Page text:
Consequences / Re: COVID-19
« on: March 21, 2020, 04:01:38 AM »
Police have now moved in and closed Bondi Beach.

Consequences / Re: COVID-19
« on: March 20, 2020, 01:31:19 PM »
Actually I'm not doing anything about the fruit and vegies, I've done my own research via facebook and I am now a virus pandemic denier;

Let's look at the facts:
  • There were worse pandemics in the Middle Ages and this one isn't as bad as the Black Death that killed half of Europe in the 14th century. That proves that pandemics are a natural event so we can't do anything to stop it.
  • It's all caused by Milankovitch cycles
  • Viruses are a natural part of the environment so let's not do anything.
  • Meaningful action will cost too much so let's not do anything.
  • They're not doing anything in (insert 3rd world or Asian country of choice) so it's pointless for us to do anything.

I'm off to to promote my theory.

Consequences / Re: COVID-19
« on: March 20, 2020, 02:29:50 AM »
Anyone have any figures about how long this thing survives on fresh fruit and veggies.  I stupidly picked up and bought a bag of loose grapes yesterday.  I washed them when I got home but obviously not with soapy water.  Maybe I should have?  They havve now been sitting in the fridge for 24 hours next to the zucchini and tomatoes.  I am definitely going to die.

The fruit and veg section of the supermarket is mostly loose items.  People pick up and examine 2 or 3 avocados before choosing one.  The put their bare hands into the potato bin and grab what they need.  Same with most of the cheaper items that you buy in bulk.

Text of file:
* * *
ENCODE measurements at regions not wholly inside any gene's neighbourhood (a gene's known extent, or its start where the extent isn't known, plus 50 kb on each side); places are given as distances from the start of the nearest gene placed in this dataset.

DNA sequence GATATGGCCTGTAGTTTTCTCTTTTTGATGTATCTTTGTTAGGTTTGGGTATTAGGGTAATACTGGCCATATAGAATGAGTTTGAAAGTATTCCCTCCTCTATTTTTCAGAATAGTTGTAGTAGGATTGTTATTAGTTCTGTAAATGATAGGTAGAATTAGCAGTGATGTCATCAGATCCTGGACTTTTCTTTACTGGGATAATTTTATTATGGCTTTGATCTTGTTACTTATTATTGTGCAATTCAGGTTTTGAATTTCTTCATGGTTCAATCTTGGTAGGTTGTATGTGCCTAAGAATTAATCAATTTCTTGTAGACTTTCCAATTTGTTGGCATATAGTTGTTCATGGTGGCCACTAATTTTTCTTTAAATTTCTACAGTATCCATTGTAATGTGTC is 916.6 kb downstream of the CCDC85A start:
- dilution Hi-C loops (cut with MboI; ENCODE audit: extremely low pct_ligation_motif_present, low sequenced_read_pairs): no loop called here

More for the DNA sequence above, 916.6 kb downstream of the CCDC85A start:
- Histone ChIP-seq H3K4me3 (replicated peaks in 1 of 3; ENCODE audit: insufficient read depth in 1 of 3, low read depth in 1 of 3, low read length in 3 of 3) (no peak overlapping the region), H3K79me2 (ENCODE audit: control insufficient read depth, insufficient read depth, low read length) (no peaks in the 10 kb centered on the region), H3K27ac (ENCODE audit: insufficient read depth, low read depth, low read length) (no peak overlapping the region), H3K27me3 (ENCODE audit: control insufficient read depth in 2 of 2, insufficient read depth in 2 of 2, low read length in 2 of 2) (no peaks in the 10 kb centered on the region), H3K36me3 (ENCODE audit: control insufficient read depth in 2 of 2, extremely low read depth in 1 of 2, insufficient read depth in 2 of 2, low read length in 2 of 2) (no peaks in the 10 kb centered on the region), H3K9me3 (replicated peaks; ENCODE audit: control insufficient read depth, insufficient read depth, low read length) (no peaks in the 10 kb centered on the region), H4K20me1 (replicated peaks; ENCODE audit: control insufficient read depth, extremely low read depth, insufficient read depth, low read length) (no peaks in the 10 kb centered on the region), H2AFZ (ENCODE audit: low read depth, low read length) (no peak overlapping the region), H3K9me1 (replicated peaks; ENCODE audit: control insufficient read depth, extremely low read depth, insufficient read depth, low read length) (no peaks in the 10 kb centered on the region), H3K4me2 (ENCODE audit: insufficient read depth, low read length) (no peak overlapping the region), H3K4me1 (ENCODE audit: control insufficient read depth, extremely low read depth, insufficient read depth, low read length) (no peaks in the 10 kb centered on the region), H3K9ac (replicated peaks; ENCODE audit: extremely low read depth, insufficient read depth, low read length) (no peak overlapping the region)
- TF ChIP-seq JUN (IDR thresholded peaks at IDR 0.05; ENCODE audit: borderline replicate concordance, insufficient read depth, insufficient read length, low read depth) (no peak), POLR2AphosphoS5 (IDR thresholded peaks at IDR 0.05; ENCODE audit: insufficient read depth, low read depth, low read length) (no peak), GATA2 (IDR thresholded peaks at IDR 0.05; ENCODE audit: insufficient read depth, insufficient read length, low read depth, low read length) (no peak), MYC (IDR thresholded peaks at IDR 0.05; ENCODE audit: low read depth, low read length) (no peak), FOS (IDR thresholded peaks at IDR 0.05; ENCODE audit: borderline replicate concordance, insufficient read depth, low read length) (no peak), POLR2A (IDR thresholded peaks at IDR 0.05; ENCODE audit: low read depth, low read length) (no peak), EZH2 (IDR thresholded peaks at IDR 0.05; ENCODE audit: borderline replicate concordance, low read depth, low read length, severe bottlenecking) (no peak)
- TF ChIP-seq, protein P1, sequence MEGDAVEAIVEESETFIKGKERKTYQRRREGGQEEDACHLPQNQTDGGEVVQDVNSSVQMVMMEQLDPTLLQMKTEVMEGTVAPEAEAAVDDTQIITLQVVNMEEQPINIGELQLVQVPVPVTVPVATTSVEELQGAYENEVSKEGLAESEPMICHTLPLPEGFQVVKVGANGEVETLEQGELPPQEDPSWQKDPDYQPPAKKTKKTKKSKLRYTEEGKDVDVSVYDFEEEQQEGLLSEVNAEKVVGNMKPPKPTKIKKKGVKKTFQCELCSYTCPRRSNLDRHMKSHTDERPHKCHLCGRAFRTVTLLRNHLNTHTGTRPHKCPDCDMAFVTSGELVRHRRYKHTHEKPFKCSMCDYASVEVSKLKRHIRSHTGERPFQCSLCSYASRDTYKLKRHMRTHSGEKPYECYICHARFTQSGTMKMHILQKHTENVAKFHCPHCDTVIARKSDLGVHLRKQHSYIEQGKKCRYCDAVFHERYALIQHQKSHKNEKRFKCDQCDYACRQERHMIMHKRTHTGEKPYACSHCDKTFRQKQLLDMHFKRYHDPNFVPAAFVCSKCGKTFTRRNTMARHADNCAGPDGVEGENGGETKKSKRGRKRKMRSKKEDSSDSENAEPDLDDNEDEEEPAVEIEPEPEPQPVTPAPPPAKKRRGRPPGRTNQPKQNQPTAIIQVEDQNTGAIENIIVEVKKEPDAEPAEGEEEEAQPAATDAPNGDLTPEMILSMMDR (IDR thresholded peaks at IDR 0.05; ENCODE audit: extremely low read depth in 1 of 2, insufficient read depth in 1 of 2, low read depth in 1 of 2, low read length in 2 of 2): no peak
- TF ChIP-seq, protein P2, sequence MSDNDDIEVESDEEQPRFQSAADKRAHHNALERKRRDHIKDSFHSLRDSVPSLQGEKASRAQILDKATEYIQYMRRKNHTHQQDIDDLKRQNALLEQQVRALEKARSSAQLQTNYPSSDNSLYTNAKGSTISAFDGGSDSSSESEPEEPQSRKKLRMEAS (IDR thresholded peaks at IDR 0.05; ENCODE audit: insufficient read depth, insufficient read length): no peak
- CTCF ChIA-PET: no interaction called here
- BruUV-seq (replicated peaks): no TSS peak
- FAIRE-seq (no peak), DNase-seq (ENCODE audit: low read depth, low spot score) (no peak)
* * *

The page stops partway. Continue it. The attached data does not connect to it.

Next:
Consequences / Re: COVID-19
« on: March 20, 2020, 02:22:24 AM »
Can anyone report on how infection rates are going in Florida? I am assuming that the elderly are more likely to support Trump so his support will decrease as the death toll rises. State by state death rates in the USA will be interesting.

Here in Australia the PM actually had a press conference advising social distancing but some people just don't get it.  Either that or their instinctive behaviour kicks in before they think.  Yesterday I was working in my carport near the front fo my property when my electrician wanders in.  I had previously advised him that I'll need some more work done but not for a few months.  Anyway, he is a very friendly, pat-you-on-the-back, stand-close-and-chat kind of guy.  So while I am kneeling down riveting some metal sheets he walks up and puts his hand on my shoulder and asks how everything is going?

I jokingly step back a few paces and call out "social distancing".  So he laughs and then we talk for a while as we wander around and look at the work that needs doing.  By then he's forgotten everything and he's standing quite close again.  Then he says "you're doing a great job" and pats me on the shoulder again.  Then he says "I won't shake your hand" and puts his elbow out for a bump.

My point in this long story is that we are a social species and we can no more resist touching other human beings than a dog can resist sniffing the bum of another dog.  I suppose that I'm very lucky to live in a country where we have had only 7 deaths and only about 1 in 40,000 have tested positive so the possibility of contracting anything from my electrician friend is very, very remote.

Policy and solutions / Re: Coal
« on: March 17, 2020, 12:47:24 PM »

The running costs of a coal plant are higher than building renewables and operations costs in many markets. That is what they are saying. It is already the case in every market that building renewables and operations are cheaper than building coal and operations.